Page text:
A unique organization in the region is the Hong Kong-based KFBG, dedicated to environmental education, conservation and sustainability in Hong Kong. KFBG has a healthy operating budget (about $6 million in 2001), of which a limited portion goes into its Mainland China Program. KFBG has launched various collaborative projects in Guangxi, Guangdong and Hainan provinces of southern China, including establishment of a communication network via its magazine Living Forests and updating of information on distribution and status of many species through surveys of nature reserves and monitoring of wildlife markets. It also supports forest rehabilitation projects and field-based postgraduate research.
Hong Kong is exceptional within the region for its well-funded government departments responsible for biodiversity conservation (particularly the Agriculture, Fisheries and Conservation Department (AFCD), and the Environmental Protection Department). Government and local corporate funding sources are generally sufficient to meet the needs of conservation in the Special Administrative Region, and the government institutions (especially AFCD) have long received technical support from NGOs, notably WWF-Hong Kong and KFBG. WWF-Hong Kong has also had a wider role since the 1990s in providing training for protected area staff from East Asia (particularly China) at Mai Po Nature Reserve, which it manages for the government, raising much of its own funding from community events such as the annual "Big Bird Race." WWF-Hong Kong also works with fish farmers and development companies to minimise conflicts with nature conservation in the Deep Bay area, and has recently extended this conservation work to important wetlands across the Pearl River estuary in Macau.
CCICED's Biodiversity Working Group has provided extensive and wide-ranging advice to central government related to the implementation of the CBD and other related issues, as well as launching a range of projects such as publication of illustrated guidelines for incorporating biodiversity conservation in economic development, a China Species Information System, a study on invasive species, field guides to birds and mammals, red listing workshops for China's threatened fauna and flora and guidelines for the restoration of China's degraded environment using natural vegetation (MacKinnon et al. 2001). In addition, CCICED's Task Force on Forestry has tried to improve implementation of the Natural Forest Protection Program, as well as the Sloping Land Conversion Program (see below). CCICED also has active Task Forces on Protected Areas, Prevention of Non-Point Agriculture Pollution, Agriculture and Rural Development, Environmental and Natural Resources Pricing and Taxation, Integrated River Basin Management, and the World Trade Organization and the Environment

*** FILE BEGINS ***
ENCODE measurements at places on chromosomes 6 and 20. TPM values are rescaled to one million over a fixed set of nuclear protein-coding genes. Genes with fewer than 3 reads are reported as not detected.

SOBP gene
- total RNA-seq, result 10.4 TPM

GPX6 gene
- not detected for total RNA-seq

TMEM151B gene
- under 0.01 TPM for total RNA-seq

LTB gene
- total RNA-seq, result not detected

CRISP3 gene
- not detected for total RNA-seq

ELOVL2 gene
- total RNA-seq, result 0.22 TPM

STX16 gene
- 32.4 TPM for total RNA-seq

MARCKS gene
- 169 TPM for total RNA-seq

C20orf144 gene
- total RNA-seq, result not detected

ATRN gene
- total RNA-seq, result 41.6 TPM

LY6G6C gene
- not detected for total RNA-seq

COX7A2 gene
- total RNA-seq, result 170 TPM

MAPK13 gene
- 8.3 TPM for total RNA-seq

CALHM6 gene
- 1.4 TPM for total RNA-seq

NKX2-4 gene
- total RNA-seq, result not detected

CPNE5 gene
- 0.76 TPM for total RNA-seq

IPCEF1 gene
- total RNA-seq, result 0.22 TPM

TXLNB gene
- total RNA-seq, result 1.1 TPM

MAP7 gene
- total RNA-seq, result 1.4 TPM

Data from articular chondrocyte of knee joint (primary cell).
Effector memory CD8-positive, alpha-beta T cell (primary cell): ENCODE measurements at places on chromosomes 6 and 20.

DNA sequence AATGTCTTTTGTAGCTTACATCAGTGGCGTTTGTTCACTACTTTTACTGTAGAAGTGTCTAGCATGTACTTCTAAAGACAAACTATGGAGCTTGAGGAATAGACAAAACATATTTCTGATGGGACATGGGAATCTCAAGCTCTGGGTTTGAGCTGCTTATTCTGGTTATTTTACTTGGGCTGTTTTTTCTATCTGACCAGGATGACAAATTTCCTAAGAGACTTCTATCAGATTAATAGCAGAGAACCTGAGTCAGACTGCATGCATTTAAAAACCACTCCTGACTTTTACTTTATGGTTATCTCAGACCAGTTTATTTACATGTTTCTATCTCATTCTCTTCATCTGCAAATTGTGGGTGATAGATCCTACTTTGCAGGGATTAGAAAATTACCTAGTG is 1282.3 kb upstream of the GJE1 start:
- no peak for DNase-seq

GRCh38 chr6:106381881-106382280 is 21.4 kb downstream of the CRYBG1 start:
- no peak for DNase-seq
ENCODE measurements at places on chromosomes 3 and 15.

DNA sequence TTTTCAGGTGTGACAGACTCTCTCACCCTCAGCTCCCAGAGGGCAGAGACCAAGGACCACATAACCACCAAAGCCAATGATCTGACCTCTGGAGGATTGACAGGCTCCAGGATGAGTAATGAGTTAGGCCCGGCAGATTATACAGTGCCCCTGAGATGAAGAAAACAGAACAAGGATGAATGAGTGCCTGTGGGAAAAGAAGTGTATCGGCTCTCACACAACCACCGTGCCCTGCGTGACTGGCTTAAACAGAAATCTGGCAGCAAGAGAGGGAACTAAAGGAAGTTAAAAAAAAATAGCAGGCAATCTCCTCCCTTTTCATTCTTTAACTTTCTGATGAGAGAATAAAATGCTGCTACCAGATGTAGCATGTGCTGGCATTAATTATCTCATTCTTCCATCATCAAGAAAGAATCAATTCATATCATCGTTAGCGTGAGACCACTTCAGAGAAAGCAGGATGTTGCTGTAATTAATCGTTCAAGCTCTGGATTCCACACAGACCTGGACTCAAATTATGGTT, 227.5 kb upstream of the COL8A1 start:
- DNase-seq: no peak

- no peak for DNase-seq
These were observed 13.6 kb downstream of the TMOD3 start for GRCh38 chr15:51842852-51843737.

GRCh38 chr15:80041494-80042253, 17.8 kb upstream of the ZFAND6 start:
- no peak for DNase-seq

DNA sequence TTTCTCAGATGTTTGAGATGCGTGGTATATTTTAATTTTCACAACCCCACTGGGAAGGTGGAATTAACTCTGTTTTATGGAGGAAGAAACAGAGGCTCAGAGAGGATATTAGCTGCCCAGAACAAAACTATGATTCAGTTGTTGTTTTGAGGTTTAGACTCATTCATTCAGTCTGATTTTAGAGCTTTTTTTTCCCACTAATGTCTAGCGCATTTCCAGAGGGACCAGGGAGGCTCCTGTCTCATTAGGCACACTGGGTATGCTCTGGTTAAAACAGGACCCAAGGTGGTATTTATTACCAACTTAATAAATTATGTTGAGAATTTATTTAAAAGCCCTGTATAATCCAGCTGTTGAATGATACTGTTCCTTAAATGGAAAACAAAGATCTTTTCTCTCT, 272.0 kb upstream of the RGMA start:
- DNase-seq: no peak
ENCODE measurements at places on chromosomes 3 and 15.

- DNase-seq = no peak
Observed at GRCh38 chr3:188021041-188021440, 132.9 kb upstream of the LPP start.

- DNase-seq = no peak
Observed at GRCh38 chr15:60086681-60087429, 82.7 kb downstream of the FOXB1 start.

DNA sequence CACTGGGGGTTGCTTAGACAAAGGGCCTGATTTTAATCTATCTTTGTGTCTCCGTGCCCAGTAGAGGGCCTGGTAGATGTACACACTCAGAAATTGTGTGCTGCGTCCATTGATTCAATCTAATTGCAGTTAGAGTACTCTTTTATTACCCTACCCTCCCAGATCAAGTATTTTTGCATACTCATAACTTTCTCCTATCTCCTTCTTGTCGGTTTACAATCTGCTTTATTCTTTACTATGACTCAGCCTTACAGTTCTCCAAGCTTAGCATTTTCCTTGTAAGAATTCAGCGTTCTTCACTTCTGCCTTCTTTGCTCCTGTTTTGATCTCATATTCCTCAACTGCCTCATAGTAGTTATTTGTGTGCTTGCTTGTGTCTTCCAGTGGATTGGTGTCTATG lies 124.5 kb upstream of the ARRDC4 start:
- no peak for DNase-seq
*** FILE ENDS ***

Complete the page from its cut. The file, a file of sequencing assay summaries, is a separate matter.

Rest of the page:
Initiated in 1998 to protect state-owned natural forests in 17 provinces, autonomous regions and municipalities, the Natural Forests Protection Program of the government of China is active in the region. Initiatives supported under this program include "closure" of mountains for reforestation, strengthening forest management and protection, and afforestation by broadcasting seeds and planting seedlings.
Started in 1999 to tackle the problem of soil erosion in key areas, the government of China's Return Slope Farmland to Forests Program was extended in 2001 to cover 20 provinces. Under this program, farmers are to be compensated for giving up farmland for conversion to forest, with grain and cash from the central government. Subsidies are also provided for the nursing and planting of tree seedlings.
Initiated in 2001 to protect wildlife species of conservation concern and the habitats they depend on, the Wildlife Protection and Nature Reserve Establishment Program has a focus on protecting wetlands, typical natural ecosystems and ecologically fragile zones. Thirteen groups of animal species and two groups of plant species have been selected as specific foci of the program.
All three of the above government programs present potential sources of support for biodiversity conservation in the region, particularly the establishment and maintenance of habitat corridors between key biodiversity areas and enhancing the integrity and connectivity of conservation corridors. Civil society is often well placed to leverage such support, due to its access to information on the location of important sites for conservation. This may represent an important opportunity for CEPF support to civil society in the region.
During the 1990s, Lao P.D.R. experienced a boom in conservation investment, with a number of major initiatives, including the Lao-Swedish Forestry Program, funded by the Swedish International Development Agency (SIDA), and the World Bank "Forest Management and Conservation Project," which included a GEF-funded wildlife and protected areas conservation component. Large investments were made at certain national protected areas, typically following the integrated conservation and development project (ICDP) approach. In addition, there were significant investments in biodiversity surveys and conservation investment, resulting in baseline data being gathered for almost all national protected areas in the country. Furthermore, there were significant investments in conservation planning, particularly for the national protected area system. Lao P.D.R. has an indicative allocation of $5.2 million under the RAF.